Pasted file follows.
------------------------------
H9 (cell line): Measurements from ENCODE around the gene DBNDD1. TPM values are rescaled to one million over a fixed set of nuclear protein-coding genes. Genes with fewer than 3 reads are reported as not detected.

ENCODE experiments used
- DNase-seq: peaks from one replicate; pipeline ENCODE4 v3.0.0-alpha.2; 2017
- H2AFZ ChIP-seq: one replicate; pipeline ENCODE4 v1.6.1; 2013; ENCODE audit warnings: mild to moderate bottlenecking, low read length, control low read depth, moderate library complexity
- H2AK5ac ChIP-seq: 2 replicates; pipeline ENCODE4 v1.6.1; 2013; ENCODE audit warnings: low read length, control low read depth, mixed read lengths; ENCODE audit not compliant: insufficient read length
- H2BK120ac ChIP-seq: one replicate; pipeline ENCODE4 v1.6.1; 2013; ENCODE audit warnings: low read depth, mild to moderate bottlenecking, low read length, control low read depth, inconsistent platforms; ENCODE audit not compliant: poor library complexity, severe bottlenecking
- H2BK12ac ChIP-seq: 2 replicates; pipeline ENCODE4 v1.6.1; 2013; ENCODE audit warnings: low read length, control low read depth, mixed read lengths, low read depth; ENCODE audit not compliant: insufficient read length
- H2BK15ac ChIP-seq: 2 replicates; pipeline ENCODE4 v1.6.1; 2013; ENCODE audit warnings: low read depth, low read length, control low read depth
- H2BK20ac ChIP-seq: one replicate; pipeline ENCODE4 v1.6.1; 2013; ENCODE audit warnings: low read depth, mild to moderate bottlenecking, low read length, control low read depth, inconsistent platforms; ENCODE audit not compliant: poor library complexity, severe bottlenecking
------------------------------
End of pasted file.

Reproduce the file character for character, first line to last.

H9 (cell line): Measurements from ENCODE around the gene DBNDD1. TPM values are rescaled to one million over a fixed set of nuclear protein-coding genes. Genes with fewer than 3 reads are reported as not detected.

ENCODE experiments used
- DNase-seq: peaks from one replicate; pipeline ENCODE4 v3.0.0-alpha.2; 2017
- H2AFZ ChIP-seq: one replicate; pipeline ENCODE4 v1.6.1; 2013; ENCODE audit warnings: mild to moderate bottlenecking, low read length, control low read depth, moderate library complexity
- H2AK5ac ChIP-seq: 2 replicates; pipeline ENCODE4 v1.6.1; 2013; ENCODE audit warnings: low read length, control low read depth, mixed read lengths; ENCODE audit not compliant: insufficient read length
- H2BK120ac ChIP-seq: one replicate; pipeline ENCODE4 v1.6.1; 2013; ENCODE audit warnings: low read depth, mild to moderate bottlenecking, low read length, control low read depth, inconsistent platforms; ENCODE audit not compliant: poor library complexity, severe bottlenecking
- H2BK12ac ChIP-seq: 2 replicates; pipeline ENCODE4 v1.6.1; 2013; ENCODE audit warnings: low read length, control low read depth, mixed read lengths, low read depth; ENCODE audit not compliant: insufficient read length
- H2BK15ac ChIP-seq: 2 replicates; pipeline ENCODE4 v1.6.1; 2013; ENCODE audit warnings: low read depth, low read length, control low read depth
- H2BK20ac ChIP-seq: one replicate; pipeline ENCODE4 v1.6.1; 2013; ENCODE audit warnings: low read depth, mild to moderate bottlenecking, low read length, control low read depth, inconsistent platforms; ENCODE audit not compliant: poor library complexity, severe bottlenecking